Efforts are underway to minimise the number of car accident injuries on New South Wales roads later this month, as Fatality Free Friday is officially launched.
Spearheaded by the Australian Road Safety Foundation, the scheme is devised to see whether the state can manage an entire day without any car accident fatalities.
Fatality Free Friday has run every year since 2007, with last year’s event largely proving a success. The 2014 scheme saw five states without any road fatalities, while Queensland, New South Wales and Victoria recorded one each.
This year will see even more of an effort made in New South Wales to make sure not one fatality occurs, noted Evan Walker, acting general manager at Transport NSW’s Centre for Road Safety.
He continued: “Road trauma on NSW roads not only shatters families, but it costs the community an estimated $5 billion each year.
“Last year, 309 people lost their lives on NSW roads and while this was the equal lowest annual total since 1923, it still left far too many families and friends grieving the loss of a loved one.”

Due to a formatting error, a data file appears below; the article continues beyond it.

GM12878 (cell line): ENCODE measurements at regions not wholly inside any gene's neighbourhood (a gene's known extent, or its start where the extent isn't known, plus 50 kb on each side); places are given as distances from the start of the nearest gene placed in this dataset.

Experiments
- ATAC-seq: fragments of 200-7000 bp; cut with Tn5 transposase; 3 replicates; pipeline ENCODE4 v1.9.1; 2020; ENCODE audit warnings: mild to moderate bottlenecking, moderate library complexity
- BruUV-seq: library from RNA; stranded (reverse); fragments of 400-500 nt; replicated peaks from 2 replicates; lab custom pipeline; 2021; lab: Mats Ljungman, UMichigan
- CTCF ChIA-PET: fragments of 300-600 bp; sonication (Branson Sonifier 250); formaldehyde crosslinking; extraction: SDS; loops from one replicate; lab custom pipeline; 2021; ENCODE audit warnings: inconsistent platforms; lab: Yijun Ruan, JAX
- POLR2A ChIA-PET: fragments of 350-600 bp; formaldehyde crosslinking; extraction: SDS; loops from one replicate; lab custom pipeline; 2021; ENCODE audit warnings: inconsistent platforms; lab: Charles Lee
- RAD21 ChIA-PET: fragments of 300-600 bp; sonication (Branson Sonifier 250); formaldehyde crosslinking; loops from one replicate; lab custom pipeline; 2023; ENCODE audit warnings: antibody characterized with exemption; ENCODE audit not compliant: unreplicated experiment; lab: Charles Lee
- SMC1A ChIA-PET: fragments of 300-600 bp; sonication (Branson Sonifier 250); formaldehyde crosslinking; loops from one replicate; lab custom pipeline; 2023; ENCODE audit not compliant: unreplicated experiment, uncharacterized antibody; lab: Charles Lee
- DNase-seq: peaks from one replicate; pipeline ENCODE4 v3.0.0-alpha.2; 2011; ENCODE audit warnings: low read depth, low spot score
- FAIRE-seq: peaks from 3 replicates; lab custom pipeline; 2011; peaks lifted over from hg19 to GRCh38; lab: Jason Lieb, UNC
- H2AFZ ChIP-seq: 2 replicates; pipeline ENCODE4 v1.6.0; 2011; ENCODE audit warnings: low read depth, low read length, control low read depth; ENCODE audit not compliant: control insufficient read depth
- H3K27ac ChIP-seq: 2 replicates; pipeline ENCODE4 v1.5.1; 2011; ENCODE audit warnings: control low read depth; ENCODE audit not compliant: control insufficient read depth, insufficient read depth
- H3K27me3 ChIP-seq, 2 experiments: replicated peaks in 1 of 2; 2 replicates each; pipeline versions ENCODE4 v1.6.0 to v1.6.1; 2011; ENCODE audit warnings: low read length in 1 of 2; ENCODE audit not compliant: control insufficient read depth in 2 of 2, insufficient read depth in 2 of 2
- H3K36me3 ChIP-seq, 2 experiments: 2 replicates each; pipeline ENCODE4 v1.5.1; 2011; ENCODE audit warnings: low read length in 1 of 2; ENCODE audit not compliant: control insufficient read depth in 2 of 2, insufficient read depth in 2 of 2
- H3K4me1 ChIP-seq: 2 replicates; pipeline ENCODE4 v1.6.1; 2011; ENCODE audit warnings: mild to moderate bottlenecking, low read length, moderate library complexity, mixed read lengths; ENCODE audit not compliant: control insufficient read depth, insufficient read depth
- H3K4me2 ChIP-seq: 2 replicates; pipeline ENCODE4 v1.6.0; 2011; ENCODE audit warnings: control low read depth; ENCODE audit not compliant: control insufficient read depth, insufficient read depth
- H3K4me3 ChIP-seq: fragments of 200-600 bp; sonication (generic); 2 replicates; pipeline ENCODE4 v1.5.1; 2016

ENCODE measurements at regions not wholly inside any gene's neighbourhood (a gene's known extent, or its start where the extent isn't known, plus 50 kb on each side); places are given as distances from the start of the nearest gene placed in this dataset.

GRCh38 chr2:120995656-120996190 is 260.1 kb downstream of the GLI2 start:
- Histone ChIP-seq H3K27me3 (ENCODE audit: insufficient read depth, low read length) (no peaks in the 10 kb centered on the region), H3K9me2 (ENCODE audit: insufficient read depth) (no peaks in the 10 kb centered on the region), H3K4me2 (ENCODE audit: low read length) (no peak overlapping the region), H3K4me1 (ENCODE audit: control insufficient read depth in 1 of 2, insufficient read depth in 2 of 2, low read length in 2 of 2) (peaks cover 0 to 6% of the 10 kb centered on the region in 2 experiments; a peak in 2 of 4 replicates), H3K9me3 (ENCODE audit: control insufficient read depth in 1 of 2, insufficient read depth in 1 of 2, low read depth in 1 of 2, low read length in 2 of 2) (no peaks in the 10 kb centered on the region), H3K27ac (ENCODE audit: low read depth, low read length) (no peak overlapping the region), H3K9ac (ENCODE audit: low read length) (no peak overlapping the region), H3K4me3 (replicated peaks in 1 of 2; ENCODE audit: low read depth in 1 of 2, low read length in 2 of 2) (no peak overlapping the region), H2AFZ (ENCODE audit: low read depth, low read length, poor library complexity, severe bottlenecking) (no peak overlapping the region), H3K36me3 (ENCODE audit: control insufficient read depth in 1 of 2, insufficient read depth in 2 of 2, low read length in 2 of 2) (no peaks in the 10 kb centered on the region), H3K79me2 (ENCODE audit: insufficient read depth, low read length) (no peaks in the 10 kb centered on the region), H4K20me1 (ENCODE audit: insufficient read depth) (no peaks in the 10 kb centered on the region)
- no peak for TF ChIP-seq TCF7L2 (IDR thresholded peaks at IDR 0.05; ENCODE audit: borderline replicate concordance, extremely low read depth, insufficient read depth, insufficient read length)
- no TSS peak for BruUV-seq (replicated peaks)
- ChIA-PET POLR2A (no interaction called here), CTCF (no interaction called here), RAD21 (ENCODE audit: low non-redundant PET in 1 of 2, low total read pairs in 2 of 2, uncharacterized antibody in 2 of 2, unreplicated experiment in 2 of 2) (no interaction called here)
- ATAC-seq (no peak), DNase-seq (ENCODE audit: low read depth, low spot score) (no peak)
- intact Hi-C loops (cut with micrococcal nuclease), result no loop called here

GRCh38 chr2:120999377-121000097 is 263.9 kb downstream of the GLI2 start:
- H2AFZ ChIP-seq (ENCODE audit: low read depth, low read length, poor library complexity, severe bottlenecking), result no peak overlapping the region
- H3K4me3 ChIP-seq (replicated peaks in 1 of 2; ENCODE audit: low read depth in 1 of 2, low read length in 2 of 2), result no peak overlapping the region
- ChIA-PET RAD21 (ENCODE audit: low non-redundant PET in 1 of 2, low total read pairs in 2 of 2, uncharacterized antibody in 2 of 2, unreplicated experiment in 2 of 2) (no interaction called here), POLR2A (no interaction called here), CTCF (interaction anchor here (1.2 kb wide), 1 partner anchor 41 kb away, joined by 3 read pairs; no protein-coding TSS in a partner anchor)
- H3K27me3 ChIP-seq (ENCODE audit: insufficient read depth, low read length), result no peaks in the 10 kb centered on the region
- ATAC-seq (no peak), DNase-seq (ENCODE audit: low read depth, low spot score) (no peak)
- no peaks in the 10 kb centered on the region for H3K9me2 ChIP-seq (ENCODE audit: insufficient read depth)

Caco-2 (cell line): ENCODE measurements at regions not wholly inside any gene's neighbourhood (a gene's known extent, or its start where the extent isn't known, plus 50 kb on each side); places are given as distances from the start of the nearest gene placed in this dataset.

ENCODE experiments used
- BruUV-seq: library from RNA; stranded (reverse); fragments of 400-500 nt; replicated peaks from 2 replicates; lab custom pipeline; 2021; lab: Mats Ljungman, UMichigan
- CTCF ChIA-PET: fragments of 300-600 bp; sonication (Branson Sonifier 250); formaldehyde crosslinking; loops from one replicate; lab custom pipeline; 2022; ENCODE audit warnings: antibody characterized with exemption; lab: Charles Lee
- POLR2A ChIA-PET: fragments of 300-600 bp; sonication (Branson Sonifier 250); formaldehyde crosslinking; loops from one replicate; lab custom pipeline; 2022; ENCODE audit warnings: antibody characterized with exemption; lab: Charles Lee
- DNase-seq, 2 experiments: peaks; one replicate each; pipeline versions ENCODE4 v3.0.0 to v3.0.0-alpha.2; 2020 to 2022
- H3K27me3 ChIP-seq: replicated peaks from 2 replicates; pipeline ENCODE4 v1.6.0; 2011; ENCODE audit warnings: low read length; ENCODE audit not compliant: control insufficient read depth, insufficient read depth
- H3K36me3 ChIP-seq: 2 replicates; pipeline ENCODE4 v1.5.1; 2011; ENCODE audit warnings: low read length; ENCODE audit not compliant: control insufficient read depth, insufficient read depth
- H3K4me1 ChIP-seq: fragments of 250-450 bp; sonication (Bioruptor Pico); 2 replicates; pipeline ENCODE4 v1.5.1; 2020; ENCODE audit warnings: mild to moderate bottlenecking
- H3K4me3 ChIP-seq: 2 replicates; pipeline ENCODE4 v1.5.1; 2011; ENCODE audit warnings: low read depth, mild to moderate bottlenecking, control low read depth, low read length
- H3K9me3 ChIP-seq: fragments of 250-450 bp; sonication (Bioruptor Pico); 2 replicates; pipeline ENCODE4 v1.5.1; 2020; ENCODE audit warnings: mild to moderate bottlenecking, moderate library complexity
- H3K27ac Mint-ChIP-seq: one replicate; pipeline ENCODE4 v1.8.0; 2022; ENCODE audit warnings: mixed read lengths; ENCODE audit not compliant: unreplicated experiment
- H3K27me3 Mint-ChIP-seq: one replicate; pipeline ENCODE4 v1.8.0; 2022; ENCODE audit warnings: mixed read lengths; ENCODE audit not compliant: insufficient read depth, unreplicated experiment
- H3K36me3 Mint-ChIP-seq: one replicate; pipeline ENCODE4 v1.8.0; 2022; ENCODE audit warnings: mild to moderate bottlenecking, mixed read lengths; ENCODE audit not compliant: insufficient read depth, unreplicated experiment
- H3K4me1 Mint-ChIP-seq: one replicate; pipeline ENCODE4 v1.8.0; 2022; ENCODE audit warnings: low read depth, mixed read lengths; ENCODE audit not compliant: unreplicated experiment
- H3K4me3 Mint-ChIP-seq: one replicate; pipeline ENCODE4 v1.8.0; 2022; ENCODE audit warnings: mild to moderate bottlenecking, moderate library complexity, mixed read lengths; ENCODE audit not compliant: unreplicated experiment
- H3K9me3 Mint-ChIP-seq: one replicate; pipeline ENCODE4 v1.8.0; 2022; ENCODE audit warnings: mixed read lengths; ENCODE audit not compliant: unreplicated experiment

Drivers are asked to head to the Fatality Free Friday website to make their pledge to play a part in improving road safety. So far, more than 100,000 people have already done this. This year’s Fatality Free Friday is scheduled for May 29.
The pledge includes factors such as keeping to the speed limit and adapting driving styles to the conditions of the road. Keeping mobile phones out of reach and making sure drivers are sufficiently rested before getting behind the wheel also feature.
Alcohol also plays an important role in the campaign, as motorists are encouraged to make sure they put a plan B in place if they have a drink. With drink driving a major problem in NSW, this could limit the number of car accident compensation claims.
Transport NSW statistics show that drink driving is a factor in around 20 per cent of all crashes in the state. Of all the motorists killed between 2008 and 2012, 89 per cent were male, while 66 per cent were under the age of 40.
Alcohol has a severe impact on reaction times and slows down drivers’ ability to judge speeds and distances from other cars. It also has the potential to make the motorist feel drowsy, meaning they run the risk of falling asleep behind the wheel.